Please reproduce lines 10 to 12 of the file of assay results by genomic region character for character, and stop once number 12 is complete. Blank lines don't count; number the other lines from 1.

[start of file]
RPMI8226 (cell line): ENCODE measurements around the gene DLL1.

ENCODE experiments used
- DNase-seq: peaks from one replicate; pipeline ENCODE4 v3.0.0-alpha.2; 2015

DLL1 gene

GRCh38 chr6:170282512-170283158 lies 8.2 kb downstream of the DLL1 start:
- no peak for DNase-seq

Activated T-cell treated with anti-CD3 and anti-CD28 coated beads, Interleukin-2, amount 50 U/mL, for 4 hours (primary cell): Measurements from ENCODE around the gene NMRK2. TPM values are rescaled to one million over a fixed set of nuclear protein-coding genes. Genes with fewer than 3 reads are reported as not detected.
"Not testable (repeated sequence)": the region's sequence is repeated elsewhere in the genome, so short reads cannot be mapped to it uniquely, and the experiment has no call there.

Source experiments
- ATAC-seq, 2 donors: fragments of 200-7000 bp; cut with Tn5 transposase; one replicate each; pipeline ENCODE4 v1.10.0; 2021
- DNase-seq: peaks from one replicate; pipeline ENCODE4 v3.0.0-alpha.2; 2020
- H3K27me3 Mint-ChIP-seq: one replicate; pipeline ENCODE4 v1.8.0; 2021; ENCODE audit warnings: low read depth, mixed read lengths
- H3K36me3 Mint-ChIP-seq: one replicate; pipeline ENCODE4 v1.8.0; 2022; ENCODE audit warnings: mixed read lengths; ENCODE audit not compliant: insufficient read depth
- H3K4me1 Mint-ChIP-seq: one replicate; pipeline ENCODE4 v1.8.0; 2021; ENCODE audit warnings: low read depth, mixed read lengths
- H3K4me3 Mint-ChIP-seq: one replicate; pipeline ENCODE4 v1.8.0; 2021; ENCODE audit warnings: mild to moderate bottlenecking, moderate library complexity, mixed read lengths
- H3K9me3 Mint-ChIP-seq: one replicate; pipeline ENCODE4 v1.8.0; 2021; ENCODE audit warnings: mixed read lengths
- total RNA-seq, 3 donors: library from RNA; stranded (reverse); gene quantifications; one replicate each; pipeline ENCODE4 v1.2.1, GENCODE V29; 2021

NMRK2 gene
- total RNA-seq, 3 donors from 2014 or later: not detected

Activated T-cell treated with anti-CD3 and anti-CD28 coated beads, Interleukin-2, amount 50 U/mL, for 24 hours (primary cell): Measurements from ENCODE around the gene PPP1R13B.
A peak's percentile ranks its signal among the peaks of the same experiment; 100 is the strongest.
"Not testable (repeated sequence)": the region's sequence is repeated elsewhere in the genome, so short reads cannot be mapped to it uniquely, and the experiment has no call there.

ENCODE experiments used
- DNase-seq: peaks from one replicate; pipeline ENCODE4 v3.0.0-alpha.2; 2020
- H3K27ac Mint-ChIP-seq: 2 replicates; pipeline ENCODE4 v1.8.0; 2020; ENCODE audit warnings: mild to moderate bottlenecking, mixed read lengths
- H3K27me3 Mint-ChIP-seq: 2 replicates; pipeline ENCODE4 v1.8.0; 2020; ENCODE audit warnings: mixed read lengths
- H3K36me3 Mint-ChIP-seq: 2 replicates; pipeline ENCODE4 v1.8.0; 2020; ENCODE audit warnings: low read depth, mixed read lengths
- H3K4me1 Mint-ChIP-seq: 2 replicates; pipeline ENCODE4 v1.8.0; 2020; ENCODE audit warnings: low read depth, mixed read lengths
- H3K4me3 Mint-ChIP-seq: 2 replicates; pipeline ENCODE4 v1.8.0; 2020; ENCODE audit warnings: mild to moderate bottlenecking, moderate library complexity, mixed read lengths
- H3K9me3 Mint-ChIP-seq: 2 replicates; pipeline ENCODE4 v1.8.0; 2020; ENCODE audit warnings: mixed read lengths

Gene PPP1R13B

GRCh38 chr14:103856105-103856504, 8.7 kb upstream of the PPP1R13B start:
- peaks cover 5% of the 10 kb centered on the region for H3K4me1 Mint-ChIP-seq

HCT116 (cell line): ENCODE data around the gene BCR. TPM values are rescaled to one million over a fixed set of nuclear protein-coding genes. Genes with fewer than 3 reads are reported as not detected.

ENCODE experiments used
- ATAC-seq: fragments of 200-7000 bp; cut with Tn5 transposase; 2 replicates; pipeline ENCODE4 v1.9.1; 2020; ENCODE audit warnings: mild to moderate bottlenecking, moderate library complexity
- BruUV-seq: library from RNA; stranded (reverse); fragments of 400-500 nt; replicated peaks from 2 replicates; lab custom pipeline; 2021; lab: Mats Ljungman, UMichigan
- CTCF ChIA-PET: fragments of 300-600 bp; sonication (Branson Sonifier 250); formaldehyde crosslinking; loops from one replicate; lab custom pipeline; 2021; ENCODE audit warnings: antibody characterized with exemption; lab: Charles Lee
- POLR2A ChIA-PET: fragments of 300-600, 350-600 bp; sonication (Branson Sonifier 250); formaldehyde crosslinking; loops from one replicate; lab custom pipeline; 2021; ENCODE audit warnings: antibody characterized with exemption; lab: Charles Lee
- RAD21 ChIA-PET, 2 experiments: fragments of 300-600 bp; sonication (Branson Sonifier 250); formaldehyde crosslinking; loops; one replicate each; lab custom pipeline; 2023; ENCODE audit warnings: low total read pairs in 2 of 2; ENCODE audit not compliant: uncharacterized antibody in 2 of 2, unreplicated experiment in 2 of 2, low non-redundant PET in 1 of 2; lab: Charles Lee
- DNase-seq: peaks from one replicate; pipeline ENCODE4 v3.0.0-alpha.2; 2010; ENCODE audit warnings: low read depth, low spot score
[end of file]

- ATAC-seq, 2 donors: fragments of 200-7000 bp; cut with Tn5 transposase; one replicate each; pipeline ENCODE4 v1.10.0; 2021
- DNase-seq: peaks from one replicate; pipeline ENCODE4 v3.0.0-alpha.2; 2020
- H3K27me3 Mint-ChIP-seq: one replicate; pipeline ENCODE4 v1.8.0; 2021; ENCODE audit warnings: low read depth, mixed read lengths